Playin’ Around With Playbook: Lucas Pino
Hey everyone! As a studying musician, the various bands I play in often receive masterclasses. One of the most recent masterclasses featured Saxophonist Lucas Pino! Lucas had great energy and presence in his teaching.
For those of you who are not familiar with Pino: As a high school junior, Pino won the Downbeat award for Best Instrumental Soloist in 2004. He attended the Brubeck Institute from 2005-2007, where he studied closely with Dave Brubeck. Lucas then finished his Bachelor of Fine Arts degree in Jazz Performance at The New School in 2009. He attended Juilliard from 2009-to 2011, where he received a Master of Music
On Playin’ Around With Playbook, I was fortunate to interview Lucas about his concepts as an educator and performer. See below for an excerpt from our conversation on December 9, 2021. Click here to view the full interview.
This conversation was especially fun and special for me, so I know you’ll enjoy it!
TRISTA FORD: I know your group, the No Net Nonet is very well known and I’m a huge fan of it. How did you go about starting this group and was there an inspiration behind it?
LUCAS PINO: My vision behind starting that band was when we were at the Brubeck Institute, we were playing quintet and that was in California. So when I would look to New York, and the cats I wanted to play with, I sort of had this fantasy about like well I’m going to play with all my friends here at the Brubeck institute plus Ben Vangelder, Cory King, Andy Caraco, Peter Schlam. So I started adding people to my imaginary band. It added up to eight or nine people. I honestly didn’t know how to write for anything like that when I first started, so I kind of faked my way through it and cobbled together some charts. I guess the rest was history.
TF: So when you say “fake your way through it,” that reminds me of something we were talking about the other day when you mentioned failure. You asked: “How many times are you willing to fail to succeed?” Could you possibly speak a little bit about how this impacted you as a developing musician and how you developed that mindset?
LP: I have a very early memory of music, which was that I wanted to be in my elementary school’s jazz band. I started playing in fifth grade and I auditioned in sixth grade. Mind you, from the moment I owned a saxophone, my dad was giving me jazz recordings and saying check this guy and this guy out. As a ten-year-old, I really thought, wow I’m such an aficionado. When I auditioned for the jazz band, I didn’t get in and I thought it was terrible. I remember going home and telling my parents that I didn’t make it into the jazz band and it wasn’t fair because I actually liked jazz. I told my mom: I need lessons, I need real lessons. That was my first experience in music trying to get something and failing essentially. My band teacher said, you were really close, and if you get some more training… [you might make it].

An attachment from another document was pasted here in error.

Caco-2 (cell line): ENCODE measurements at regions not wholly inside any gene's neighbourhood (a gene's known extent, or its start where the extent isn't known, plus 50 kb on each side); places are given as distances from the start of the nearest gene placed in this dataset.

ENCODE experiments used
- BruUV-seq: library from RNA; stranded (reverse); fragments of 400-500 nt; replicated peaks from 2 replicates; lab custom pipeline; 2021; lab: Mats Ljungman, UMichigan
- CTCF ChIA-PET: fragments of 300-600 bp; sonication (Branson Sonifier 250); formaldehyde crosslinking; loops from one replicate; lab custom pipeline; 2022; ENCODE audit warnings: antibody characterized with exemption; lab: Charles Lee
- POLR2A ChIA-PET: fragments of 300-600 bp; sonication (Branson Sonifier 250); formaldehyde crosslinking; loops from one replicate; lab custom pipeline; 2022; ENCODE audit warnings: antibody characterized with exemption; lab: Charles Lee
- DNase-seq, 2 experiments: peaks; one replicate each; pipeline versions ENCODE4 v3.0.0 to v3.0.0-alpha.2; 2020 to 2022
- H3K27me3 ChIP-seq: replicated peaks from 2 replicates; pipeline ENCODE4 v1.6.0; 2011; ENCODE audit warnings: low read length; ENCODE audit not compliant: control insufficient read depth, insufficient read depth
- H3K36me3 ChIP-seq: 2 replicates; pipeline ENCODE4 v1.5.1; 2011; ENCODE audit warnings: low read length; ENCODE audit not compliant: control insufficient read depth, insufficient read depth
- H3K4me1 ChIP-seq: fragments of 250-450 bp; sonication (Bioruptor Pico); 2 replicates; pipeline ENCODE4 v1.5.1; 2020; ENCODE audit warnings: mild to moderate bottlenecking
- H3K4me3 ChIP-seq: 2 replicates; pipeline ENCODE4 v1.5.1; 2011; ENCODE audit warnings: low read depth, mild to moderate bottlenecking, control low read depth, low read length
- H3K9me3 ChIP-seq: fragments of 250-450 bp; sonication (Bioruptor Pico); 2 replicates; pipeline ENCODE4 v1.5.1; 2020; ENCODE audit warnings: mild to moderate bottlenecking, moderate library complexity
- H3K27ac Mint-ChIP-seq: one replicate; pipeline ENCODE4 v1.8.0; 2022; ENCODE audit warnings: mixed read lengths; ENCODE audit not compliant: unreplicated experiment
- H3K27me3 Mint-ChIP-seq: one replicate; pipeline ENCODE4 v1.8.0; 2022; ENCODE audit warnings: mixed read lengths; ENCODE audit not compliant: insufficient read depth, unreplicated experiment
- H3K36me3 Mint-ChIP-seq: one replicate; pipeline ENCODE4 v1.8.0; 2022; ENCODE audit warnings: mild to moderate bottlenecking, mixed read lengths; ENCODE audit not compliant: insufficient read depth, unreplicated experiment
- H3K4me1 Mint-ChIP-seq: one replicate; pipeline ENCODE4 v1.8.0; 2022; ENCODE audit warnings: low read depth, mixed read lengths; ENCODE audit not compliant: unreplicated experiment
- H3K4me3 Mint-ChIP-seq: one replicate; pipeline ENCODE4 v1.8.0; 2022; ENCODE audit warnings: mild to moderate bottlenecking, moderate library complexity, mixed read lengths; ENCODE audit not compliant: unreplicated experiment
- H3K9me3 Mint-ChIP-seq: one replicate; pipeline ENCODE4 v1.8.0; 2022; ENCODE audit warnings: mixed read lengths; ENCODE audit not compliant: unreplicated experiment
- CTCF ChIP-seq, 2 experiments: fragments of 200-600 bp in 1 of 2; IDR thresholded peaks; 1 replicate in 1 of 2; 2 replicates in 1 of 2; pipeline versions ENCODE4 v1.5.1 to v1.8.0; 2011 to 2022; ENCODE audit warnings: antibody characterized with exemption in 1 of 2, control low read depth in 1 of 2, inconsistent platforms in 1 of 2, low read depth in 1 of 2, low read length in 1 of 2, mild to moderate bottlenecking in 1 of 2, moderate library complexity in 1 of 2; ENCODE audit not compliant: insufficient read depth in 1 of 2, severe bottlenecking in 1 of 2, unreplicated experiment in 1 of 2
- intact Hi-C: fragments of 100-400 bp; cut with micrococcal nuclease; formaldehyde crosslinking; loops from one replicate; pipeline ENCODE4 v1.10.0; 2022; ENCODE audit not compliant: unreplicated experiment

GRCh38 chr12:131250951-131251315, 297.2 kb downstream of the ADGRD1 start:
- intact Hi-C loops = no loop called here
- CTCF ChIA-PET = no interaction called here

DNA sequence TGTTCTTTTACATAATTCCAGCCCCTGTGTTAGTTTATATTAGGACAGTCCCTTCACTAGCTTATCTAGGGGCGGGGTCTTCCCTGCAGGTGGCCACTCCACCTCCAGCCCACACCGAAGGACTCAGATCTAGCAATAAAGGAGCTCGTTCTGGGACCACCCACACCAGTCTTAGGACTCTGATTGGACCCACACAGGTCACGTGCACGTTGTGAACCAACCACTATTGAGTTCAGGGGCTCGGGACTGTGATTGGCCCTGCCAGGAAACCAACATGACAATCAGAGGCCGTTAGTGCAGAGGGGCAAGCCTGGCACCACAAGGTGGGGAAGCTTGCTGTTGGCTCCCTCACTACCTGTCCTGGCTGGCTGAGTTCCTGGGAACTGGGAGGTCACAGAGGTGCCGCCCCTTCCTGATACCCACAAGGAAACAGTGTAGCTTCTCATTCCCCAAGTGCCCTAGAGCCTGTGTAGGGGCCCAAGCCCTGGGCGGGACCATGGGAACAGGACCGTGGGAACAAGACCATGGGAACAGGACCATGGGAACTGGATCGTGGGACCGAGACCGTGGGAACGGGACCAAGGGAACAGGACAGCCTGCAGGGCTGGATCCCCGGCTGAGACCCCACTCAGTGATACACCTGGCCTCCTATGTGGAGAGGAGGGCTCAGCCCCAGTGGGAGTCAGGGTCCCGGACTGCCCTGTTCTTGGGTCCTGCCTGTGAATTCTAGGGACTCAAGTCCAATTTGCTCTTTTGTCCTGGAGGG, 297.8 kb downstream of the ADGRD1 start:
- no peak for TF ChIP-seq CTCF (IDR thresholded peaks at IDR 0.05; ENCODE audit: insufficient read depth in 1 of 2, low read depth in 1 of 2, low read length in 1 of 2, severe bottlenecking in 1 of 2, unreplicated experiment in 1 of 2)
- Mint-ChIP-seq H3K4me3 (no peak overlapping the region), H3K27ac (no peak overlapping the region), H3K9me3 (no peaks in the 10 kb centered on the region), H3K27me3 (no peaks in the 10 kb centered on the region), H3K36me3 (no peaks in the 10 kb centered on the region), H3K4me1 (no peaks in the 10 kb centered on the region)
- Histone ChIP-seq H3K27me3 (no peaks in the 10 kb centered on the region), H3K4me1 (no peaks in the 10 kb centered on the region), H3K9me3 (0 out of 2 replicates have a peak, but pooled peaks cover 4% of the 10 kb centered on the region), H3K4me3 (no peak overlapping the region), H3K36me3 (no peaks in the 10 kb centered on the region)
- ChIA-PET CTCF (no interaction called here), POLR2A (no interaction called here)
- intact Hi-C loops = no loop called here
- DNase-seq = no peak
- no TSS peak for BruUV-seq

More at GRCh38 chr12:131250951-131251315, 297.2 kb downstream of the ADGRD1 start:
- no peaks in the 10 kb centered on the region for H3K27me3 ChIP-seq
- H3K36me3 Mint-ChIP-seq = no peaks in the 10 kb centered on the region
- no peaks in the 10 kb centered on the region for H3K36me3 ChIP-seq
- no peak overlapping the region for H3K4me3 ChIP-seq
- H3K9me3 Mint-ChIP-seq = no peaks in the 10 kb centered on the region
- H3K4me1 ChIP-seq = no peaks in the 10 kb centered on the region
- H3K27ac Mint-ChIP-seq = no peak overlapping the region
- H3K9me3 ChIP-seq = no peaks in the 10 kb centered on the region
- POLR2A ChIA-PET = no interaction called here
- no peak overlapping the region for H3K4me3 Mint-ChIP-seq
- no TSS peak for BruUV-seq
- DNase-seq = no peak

TF: Do you have any other mantras for you when you’re feeling low or when times get tough gigging or especially now with such a busy schedule?
LP: One thing sticks out in my head. I remember trying saxophones with Seamus Blake at the Vandoren studio some year ago, and he said something that was just golden. At some point, I realized that sounds aren’t feelings and feelings aren’t sounds. “The way you feel isn’t the way you sound. I’ve played performances where I’ve felt wow that was really bad, and then I listen back and realize that was pretty good. I’ve played performances where I felt really good and I listened back and it wasn’t as good as I felt it was.” So it’s kind of about dissociating this belief that I feel good therefore I am bad, and I feel bad therefore I am bad. These things don’t always commiserate. Even when you’re feeling down, if you can remember that, you can kind of remember that, wait a minute, there might not be a reason to feel this way.
TF: Why do you think Platforms like Playbook are so important in today’s classroom?
LP: Frankly, when we are talking about technology and how rapidly technology is changing and adapting, that is the issue for young people to stay interested and focused and dialed in. There is something about music that’s kind of a solitary feeling. To be connected to the community and the world at large, and then also being tapped into this fluid evolving changing type of thing, is really going to aid… The thing that we must beware of is to hold too tightly to the past or to hold too tightly to what we think has been effective. As our environments change, especially digitally, we must be willing and aggressively adapt to those new environments. So that’s why I think that Playbook is so important. You can imagine that Playbook is going to hopefully ride the wave of that vanguard. It’s almost becoming the norm, adaptation.
Thanks to Lucas and to everyone for tuning in for this great dialogue! Catch ya next week!